Publication Details

Fatema, K., Zwar, N. Arnold., Milton, A. Hasnat., Rahman, B. & Ali, L. (2015). Application of two versions of the WHO/international society of hypertension absolute cardiovascular risk assessment tools in a rural Bangladeshi population. BMJ Open, 5 (10), 008140-1-008140-7.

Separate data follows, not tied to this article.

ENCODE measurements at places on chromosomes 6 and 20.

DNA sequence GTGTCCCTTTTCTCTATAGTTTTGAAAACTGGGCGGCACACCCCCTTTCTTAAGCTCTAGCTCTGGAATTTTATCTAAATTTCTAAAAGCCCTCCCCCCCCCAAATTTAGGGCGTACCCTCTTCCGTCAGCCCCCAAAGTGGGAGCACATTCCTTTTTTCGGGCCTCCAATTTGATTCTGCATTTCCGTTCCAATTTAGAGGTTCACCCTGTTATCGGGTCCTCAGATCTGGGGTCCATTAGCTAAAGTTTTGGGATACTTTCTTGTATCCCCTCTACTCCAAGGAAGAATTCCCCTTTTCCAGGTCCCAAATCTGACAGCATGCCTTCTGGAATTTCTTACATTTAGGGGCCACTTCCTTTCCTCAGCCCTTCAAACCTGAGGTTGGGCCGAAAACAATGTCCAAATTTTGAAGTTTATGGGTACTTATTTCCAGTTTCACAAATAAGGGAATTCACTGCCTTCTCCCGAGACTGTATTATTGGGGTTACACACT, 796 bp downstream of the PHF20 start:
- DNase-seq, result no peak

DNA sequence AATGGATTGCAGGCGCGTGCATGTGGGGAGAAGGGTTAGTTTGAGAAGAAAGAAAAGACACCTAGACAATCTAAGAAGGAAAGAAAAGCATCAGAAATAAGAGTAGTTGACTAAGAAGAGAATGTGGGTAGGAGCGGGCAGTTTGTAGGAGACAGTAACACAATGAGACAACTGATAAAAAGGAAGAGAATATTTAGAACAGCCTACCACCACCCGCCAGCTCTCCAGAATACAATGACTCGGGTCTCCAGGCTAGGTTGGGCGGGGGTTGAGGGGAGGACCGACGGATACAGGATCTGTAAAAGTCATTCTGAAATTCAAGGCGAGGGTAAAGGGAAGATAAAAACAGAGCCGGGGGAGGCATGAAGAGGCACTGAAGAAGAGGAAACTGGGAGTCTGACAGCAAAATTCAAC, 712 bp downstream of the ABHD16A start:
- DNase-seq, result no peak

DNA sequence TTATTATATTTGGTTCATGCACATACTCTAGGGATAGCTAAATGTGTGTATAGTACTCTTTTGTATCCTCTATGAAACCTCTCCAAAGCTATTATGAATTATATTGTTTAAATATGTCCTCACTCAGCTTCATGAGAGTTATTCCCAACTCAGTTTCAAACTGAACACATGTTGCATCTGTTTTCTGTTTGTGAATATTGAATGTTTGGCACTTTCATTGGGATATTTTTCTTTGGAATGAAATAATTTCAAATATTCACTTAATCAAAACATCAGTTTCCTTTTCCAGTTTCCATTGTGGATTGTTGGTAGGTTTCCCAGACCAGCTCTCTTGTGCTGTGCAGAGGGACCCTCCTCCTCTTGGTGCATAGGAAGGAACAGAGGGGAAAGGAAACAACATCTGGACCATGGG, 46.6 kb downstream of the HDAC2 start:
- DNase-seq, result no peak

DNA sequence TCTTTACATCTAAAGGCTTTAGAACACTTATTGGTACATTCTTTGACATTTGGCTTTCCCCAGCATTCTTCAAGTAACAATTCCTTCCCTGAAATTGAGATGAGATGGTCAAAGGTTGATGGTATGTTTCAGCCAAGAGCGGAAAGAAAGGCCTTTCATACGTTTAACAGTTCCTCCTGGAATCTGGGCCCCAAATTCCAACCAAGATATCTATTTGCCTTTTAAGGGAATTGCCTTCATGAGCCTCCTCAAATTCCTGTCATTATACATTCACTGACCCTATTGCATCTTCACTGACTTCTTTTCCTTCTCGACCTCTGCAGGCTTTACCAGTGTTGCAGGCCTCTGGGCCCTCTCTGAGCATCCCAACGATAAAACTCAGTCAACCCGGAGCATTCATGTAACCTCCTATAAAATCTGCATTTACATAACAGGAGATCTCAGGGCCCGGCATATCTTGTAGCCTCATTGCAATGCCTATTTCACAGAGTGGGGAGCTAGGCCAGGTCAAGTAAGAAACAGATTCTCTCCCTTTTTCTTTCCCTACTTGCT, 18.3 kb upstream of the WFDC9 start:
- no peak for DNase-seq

Objectives: To estimate the absolute cardiovascular disease (CVD) risk burden in a remote rural Bangladeshi population using the 'With' and 'Without' Cholesterol versions of the WHO/International Society of Hypertension (WHO/ISH) CVD risk assessment chart (particularly suitable for low and middle-income countries due to less reliance on laboratory testing) and to evaluate the agreement between the two approaches. Design: Cross-sectional study using data from a large prospective cohort of the North Bengal Non-Communicable Disease Programme (NB-NCDP) of Bangladesh. Setting: General rural population from Thakurgaon district of Bangladesh. Participants: 563 individuals who were categorised as having 'no CVDs' on screening by a questionnairebased survey using the 'WHO CVD-Risk Management Package' developed in 2002. Main outcome measures: Absolute CVD risk burden assessed using two versions of the WHO/ISH risk assessment charts for the South-East Asian Region-D. Results: 10-year risk (moderate, high and very high) positivity was present among 21.5% and 20.2% of participants, respectively, using with and without cholesterol versions of the tool. The overall concordance rate for the two versions was 89.5% and they did not differ significantly in estimating the proportion of overall participants having higher levels of CVD. The projected drug requirement, however, showed a significant overestimation in the proportion of participants at both the threshold levels (p0.002) on using 'without' as compared to 'with' cholesterol versions. Conclusions: About one-fifth of the adult population in Bangladesh, even in a remote rural area, seem to be at risk of developing CVDs (25% of them at high risk and 25% at very high risk) within 10 years with males and females being almost equally vulnerable.



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